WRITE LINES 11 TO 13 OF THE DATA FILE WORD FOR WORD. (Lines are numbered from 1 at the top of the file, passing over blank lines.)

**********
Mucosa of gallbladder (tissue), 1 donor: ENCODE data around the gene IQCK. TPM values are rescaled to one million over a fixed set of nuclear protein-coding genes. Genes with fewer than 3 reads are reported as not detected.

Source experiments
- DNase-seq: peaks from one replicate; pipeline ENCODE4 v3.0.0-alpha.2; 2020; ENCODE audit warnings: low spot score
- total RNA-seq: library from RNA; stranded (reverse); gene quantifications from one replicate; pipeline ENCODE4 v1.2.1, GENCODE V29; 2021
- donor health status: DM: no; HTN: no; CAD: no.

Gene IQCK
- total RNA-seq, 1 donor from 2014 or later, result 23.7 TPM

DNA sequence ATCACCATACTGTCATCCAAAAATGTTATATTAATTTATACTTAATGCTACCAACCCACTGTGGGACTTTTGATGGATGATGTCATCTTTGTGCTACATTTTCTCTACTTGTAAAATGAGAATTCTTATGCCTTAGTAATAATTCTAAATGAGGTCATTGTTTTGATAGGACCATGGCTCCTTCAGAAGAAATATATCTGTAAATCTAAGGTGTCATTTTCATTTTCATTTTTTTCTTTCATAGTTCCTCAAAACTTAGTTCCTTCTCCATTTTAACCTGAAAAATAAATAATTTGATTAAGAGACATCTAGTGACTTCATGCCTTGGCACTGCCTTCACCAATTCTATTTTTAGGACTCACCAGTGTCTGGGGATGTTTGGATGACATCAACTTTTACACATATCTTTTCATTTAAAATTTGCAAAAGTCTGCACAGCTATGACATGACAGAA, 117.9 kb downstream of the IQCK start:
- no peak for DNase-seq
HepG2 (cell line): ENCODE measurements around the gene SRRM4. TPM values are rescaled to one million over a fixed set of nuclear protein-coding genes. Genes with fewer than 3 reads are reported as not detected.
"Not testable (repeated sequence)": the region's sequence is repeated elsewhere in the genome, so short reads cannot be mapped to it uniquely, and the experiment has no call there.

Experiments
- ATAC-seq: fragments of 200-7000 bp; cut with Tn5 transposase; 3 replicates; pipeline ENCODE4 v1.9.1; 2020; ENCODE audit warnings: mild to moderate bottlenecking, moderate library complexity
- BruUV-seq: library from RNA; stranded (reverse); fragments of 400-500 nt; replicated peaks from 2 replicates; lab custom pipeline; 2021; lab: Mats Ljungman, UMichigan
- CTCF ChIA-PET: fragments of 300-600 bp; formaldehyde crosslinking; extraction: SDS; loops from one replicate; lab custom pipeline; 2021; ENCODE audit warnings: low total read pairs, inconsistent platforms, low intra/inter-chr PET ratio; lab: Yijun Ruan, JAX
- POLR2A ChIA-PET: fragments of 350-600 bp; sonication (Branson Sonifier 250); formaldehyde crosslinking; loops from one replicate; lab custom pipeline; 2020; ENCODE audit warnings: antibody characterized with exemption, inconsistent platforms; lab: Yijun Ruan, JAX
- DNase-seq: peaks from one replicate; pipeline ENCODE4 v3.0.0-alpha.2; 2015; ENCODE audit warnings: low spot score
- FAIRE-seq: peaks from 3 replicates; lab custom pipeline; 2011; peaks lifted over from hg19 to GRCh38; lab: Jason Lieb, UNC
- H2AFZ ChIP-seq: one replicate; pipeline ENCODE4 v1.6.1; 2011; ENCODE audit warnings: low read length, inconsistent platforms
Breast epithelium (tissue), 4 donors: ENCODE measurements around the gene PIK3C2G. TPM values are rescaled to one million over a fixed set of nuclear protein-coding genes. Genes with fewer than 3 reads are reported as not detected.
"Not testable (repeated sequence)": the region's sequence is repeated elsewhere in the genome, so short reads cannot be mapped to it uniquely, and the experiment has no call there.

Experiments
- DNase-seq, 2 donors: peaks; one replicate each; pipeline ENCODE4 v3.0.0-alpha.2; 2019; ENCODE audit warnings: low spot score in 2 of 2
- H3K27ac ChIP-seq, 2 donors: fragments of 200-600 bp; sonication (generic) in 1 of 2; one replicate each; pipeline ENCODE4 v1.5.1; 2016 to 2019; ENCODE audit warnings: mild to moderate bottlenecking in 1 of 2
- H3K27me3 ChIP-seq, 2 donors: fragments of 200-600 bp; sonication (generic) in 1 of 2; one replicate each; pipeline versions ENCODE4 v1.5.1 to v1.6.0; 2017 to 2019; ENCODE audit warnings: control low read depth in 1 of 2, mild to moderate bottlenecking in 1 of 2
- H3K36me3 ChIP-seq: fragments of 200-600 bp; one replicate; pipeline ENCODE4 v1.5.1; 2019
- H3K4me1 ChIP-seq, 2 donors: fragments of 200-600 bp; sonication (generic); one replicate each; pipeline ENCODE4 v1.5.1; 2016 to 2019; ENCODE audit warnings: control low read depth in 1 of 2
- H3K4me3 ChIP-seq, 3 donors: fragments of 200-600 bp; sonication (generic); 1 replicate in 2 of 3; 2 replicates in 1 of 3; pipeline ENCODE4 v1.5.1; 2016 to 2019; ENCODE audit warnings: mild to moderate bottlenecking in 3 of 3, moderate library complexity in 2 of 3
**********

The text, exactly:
"Not testable (repeated sequence)": the region's sequence is repeated elsewhere in the genome, so short reads cannot be mapped to it uniquely, and the experiment has no call there.

Experiments
- ATAC-seq: fragments of 200-7000 bp; cut with Tn5 transposase; 3 replicates; pipeline ENCODE4 v1.9.1; 2020; ENCODE audit warnings: mild to moderate bottlenecking, moderate library complexity